We turned right at the top of the hill, going into the trees and up a muddy slope which brought us back along the Roman wall until we turned off to the left into the undergrowth again, circling round to the right and eventually coming out of the trees, on to the grass and following a route which brought us back down the hill, in the shadow of the distant Cathedral, until we reached the crossroads of the paths again, and another run over to the benches and back for the group at the front while everyone else took a quick water break and got back into two ranks.
Then we were off, carrying on down along the path and taking the left fork which brought us to the lake, which we began to circle in a clockwise direction, and everything was going very smoothly, with the geese looking down on us from the top of the slope to our left. Then Graham told us to get into the water.
It was deeper than the river, though not by much, but it was a completely different proposition. For a start it stank, and one can only guess at what manner of nasties the water was holding. This was definitely not a pleasant experience and my boots were filled with water again. My hiking trousers were already soaked through with sweat, as was my base layer and jacket, so the water made little difference there. Yes, as it turned out, and with the rain holding off, wearing my jacket had not been my best idea ever, and I was steadily boiling inside it. We were out of the lake and continuing to circle it, carrying on past the bridge to complete a full circuit and coming back down the other side, thankfully without any more entries into the lake, which suited me fine because I was really feeling done in by now. My thighs were aching and I was beginning to feel an all too familiar pain in my left shoulder. I went through the second mile in 15 minutes and 23 seconds as we ran along the side of the lake.
We reached the end of that path and carried straight on and down into the river, no hesitation, just ran into it, and carried on round the bend to the left until we saw Shaun and Luke waiting for us at an exit point on the right. Everyone helped everyone else to get out and I did my bit, lifting the bottom of the bergen of the person in front of me so they did not have to deal with the weight as they went up the slope and out of the river. Luke gave me a helping hand to pull me up and we were off along the grass again. We came together into a group and Graham told us that to finish off we would tab a figure of 8 around the grassy areas until we got back to the van, running with the river to our left to begin with, circling round at the top of the park near to the main road, going back to the other side of this part of the park with the building on the hillock to our left, with another visit into the river, and then following the perimeter as it circled round to the left, and as I was making my way at the back of it all I saw Danny Brennan come running out to give me some company as I ran it in, which was very good of him to do.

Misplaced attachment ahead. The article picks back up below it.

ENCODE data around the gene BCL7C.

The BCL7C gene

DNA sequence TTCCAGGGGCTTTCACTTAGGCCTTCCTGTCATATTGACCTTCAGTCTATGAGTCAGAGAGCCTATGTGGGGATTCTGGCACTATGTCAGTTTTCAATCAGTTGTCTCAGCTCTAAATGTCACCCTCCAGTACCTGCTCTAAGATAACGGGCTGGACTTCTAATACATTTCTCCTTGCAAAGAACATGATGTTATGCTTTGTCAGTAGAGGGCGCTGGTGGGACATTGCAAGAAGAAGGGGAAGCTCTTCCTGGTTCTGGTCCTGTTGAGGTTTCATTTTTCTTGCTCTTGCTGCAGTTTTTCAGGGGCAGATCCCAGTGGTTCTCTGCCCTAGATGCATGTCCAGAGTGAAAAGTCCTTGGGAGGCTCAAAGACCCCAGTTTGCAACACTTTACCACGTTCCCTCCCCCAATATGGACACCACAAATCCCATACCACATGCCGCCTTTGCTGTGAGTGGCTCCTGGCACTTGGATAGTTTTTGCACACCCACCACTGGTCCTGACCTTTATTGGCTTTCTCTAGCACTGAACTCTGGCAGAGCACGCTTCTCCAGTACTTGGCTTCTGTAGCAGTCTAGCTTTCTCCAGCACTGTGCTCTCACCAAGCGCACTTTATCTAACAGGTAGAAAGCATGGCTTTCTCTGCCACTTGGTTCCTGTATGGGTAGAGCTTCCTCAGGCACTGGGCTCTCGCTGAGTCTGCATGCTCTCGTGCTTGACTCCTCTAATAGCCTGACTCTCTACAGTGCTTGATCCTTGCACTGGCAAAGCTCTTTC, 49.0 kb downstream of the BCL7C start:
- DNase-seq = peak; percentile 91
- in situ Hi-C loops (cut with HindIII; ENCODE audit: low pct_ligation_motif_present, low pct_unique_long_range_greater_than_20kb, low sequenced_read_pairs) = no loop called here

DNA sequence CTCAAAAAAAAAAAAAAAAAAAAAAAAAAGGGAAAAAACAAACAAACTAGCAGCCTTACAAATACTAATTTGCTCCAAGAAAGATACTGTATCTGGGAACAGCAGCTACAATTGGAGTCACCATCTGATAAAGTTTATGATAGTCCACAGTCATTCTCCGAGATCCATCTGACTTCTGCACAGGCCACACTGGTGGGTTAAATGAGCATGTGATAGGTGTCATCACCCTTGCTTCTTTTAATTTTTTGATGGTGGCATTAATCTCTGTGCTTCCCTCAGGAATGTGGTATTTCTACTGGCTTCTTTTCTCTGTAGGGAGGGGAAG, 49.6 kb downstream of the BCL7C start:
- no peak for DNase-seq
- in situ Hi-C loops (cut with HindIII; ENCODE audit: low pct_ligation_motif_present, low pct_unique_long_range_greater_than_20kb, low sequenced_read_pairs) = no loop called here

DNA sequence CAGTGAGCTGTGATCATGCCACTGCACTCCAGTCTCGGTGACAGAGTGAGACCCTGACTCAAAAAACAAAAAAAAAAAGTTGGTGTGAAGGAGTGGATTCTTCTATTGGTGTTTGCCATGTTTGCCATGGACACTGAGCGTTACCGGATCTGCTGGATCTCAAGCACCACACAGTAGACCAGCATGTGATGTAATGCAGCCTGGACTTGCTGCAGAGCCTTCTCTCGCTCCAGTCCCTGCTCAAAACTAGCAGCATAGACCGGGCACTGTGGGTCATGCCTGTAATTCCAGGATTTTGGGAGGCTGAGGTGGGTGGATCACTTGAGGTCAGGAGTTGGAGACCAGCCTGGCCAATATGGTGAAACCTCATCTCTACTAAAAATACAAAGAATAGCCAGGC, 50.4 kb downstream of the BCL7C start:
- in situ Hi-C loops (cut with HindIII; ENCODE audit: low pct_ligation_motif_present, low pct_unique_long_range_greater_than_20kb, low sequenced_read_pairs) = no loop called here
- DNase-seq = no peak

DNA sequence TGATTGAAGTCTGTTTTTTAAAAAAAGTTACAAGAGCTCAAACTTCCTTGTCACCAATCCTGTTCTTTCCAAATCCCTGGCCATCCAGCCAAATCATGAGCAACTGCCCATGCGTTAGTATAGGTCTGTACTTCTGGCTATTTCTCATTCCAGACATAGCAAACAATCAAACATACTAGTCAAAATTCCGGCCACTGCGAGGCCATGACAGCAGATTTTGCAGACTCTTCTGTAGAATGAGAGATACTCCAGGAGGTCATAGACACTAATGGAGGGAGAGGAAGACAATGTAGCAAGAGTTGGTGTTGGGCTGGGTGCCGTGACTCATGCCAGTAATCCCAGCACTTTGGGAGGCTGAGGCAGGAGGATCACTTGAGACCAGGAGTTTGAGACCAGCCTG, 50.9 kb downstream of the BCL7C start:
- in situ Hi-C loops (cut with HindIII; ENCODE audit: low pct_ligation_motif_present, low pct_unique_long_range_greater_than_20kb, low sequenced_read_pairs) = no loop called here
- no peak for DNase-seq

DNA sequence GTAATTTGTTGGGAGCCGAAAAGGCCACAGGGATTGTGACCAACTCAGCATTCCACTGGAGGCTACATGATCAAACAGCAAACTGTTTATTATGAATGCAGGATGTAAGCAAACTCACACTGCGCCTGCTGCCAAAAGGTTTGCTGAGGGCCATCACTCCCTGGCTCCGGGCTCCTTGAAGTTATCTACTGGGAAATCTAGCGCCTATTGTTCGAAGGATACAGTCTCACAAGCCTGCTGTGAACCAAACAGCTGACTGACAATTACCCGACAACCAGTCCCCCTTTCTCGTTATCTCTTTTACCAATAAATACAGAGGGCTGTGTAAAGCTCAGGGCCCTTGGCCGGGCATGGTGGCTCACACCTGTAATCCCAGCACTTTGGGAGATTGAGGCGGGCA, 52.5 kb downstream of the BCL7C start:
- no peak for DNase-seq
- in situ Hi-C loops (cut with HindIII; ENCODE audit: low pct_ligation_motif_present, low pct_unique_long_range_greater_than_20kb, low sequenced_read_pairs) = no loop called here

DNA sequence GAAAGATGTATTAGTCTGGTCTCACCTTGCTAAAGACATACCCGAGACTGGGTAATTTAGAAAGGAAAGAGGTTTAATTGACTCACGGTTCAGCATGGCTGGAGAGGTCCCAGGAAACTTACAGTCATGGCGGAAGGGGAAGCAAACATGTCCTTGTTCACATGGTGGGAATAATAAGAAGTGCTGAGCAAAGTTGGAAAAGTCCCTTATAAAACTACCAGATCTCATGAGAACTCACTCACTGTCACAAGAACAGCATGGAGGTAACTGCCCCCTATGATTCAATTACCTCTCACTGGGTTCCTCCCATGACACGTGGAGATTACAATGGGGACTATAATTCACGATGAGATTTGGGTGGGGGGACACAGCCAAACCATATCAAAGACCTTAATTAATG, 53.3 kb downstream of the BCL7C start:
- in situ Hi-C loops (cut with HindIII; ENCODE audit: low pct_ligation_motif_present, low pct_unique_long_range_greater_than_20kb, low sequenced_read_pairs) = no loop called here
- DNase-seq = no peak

We all got back to the van and wasted no time getting the bergens off our backs, at which point Graham told us he had got the timings wrong and that as we still had two minutes left we could run over to the far bank of the river and back. I was soaked with sweat anyway, so a bit more water would not hurt me. The final mile and a bit had taken me 17 minutes and 23 seconds and I was feeling exhausted. This had really been a tough session for me and I was definitely not going to be tabbing another mile to get home. We stretched to warm down and I began the walk back to the house, still having to carry my 35lbs, of course, and now soaked through, walking in sodden boots and socks, and very conscious that I was due to be running a 5k parkrun in about an hour and a half.
The session next Saturday is on Dunstable Downs, a very familiar tabbing ground for me, but unfortunately I will have to miss it as I will be away in France, doing some more of this.
You can see more of my photographs from the session here.